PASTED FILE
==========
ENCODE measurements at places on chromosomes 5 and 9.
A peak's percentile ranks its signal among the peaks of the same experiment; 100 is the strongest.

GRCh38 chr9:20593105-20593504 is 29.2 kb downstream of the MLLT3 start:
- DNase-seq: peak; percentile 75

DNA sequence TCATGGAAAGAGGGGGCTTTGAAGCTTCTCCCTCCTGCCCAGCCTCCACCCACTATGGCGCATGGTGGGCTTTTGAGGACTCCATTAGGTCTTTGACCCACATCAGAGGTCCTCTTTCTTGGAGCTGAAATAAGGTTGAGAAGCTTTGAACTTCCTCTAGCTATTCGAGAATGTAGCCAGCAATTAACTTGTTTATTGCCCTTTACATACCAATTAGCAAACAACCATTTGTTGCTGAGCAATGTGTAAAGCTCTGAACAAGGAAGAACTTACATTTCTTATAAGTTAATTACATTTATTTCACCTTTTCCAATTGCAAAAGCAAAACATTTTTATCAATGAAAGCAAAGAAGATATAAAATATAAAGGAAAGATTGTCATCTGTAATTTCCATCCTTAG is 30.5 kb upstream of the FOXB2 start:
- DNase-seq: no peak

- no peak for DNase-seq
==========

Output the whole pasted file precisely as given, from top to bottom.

ENCODE measurements at places on chromosomes 5 and 9.
A peak's percentile ranks its signal among the peaks of the same experiment; 100 is the strongest.

GRCh38 chr9:20593105-20593504 is 29.2 kb downstream of the MLLT3 start:
- DNase-seq: peak; percentile 75

DNA sequence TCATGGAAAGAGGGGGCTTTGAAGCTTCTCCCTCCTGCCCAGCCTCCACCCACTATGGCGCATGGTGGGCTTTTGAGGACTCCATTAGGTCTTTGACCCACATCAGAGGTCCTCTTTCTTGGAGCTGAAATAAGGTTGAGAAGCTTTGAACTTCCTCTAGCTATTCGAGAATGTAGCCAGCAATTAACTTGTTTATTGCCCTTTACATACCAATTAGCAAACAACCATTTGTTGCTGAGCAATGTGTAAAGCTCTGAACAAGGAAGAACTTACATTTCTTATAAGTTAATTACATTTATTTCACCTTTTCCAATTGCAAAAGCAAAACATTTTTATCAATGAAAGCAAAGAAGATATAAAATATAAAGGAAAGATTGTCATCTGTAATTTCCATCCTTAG is 30.5 kb upstream of the FOXB2 start:
- DNase-seq: no peak

- no peak for DNase-seq